Would I recommend it?
If you’re looking for a cheap cleanser, this might be for you. It beats a lot of cleansers in the same price range, many of which are formulated with mineral oil, sodium lauryl sulfate and alcohol. It has too much fragrance for my liking though. I don’t mind products with fragrant plant extracts (like this Carrot Butter Cleanser), but I don’t like products with fragrance added with no apparent benefit. Also if you’re thinking of using it as your first cleanser to remove make-up/suncream, don’t bother. As a second cleanse, it’s ok. The smell and gel-formulation have put me off repurchasing but it’ll do in the meantime!

Friday, 21 March 2014

Coming Soon from RMK : UV Face Protector 50

I haven't heard news of this at all on beauty blogs (everyone is too obsessed with Clinique cheek pops I suppose) sooo here it is: RMK's new suncream, set to launch sometime in early April.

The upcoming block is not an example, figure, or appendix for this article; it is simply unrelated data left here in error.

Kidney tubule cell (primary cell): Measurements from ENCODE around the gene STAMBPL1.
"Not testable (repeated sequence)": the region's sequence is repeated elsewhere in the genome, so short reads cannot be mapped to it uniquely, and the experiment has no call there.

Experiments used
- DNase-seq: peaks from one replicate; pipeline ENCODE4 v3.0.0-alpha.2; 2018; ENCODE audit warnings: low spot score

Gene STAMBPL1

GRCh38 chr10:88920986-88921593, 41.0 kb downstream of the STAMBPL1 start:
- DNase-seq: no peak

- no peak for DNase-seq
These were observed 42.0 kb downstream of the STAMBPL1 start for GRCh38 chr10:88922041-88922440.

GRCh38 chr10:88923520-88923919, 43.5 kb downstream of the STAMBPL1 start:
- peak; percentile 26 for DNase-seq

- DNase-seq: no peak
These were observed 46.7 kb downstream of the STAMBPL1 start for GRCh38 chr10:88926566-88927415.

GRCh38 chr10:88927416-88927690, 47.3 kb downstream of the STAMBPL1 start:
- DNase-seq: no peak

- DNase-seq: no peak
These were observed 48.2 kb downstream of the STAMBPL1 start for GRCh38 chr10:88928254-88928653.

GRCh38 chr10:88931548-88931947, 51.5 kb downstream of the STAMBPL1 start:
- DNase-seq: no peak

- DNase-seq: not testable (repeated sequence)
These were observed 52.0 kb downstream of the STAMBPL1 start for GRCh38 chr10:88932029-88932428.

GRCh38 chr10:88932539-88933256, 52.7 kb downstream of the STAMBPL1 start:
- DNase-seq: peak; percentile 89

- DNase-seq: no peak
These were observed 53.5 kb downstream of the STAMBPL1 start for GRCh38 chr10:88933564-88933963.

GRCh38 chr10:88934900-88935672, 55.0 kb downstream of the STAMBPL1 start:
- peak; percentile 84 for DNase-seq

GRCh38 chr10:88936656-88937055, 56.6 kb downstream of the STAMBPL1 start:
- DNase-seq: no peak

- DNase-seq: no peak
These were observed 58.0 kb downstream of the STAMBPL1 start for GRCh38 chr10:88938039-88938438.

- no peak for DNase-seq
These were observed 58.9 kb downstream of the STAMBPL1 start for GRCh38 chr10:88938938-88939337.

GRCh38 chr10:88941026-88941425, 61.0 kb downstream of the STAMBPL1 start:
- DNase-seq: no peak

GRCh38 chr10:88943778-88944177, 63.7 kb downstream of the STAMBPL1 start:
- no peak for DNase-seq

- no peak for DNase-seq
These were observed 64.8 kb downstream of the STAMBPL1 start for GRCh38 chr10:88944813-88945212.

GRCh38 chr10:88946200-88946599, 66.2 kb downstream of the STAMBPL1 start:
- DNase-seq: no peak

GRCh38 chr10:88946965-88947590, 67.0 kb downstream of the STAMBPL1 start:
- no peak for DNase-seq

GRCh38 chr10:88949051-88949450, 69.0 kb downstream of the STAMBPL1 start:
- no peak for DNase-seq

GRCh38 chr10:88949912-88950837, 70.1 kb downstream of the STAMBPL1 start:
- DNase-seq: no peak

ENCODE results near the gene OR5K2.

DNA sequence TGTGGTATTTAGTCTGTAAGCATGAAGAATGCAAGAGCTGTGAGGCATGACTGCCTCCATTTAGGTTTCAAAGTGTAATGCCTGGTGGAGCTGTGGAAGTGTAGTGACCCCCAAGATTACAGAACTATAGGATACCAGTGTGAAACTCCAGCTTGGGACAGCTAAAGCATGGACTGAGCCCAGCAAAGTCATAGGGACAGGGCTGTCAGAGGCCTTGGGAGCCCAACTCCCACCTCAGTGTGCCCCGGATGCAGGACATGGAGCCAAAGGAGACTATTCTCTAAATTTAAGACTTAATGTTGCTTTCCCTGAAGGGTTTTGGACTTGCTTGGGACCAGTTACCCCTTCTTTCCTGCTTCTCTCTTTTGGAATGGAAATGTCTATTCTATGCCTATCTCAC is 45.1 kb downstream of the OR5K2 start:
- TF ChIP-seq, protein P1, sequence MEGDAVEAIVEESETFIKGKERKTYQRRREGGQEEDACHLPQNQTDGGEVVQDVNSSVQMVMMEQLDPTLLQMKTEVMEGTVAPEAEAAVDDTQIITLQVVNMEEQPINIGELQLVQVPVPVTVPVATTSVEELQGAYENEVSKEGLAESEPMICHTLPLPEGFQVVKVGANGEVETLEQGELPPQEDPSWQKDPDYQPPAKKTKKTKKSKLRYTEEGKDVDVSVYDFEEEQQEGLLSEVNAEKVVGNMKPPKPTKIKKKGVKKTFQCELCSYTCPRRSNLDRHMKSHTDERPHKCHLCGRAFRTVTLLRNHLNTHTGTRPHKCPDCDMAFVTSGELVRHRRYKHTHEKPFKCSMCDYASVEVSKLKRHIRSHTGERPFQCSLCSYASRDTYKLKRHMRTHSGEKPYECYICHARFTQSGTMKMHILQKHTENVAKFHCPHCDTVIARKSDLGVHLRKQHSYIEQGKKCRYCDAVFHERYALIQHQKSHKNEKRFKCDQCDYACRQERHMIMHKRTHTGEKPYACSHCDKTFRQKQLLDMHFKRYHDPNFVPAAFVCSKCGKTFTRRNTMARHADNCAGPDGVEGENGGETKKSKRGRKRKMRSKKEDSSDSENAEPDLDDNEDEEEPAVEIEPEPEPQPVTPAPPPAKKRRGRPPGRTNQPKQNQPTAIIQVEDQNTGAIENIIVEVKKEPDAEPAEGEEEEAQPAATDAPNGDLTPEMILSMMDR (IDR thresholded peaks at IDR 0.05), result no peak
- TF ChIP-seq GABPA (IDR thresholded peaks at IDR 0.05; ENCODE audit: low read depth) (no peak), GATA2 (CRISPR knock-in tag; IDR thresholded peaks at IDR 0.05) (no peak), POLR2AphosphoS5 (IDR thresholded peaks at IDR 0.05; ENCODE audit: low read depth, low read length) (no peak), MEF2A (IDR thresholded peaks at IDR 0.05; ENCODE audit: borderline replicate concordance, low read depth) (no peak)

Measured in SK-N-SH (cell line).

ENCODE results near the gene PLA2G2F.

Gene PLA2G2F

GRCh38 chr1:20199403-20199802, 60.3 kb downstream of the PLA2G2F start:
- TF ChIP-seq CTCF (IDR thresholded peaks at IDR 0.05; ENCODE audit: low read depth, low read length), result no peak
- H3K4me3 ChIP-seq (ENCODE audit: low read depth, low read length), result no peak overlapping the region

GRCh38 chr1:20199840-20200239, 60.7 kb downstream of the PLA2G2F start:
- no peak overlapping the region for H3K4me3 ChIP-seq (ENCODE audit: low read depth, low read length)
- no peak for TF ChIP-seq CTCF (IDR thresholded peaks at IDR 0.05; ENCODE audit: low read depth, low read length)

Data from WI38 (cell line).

I heard about this from a sales assistant at the RMK counter in Selfridges, after I asked about the UV Face Protector 30. Theres serendipity for you.
I tried out the Face Protector 30, which absorbs easily and doesn't leave a white cast - so if that's anything to go by the 50 version looks promising. It's PA++++, which is the highest rating for protection against UVA. Whoop Whoop!


Thursday, 13 March 2014

Review : REN ClearCalm 3 Clarifying Clay Cleanser

REN reviews, deuxieme partie: ClearCalm 3 Clarifying Clay Cleanser. This slightly absurdly named cleanser was another accidental find while I was looking for face oils for dry skin (see previous post). It contains clay, which you don't often find in cleansers. (There's Sunday Riley's Ceramic Slip Cleanser, but it's quite expensive at £35/125ml) At £18/200ml*, I thought it was a bargain and there was 20% off on top of that so I went ahead and bought it - but never before checking the ingredients!

{ Ingredients - "Bio-Extracts" in bold }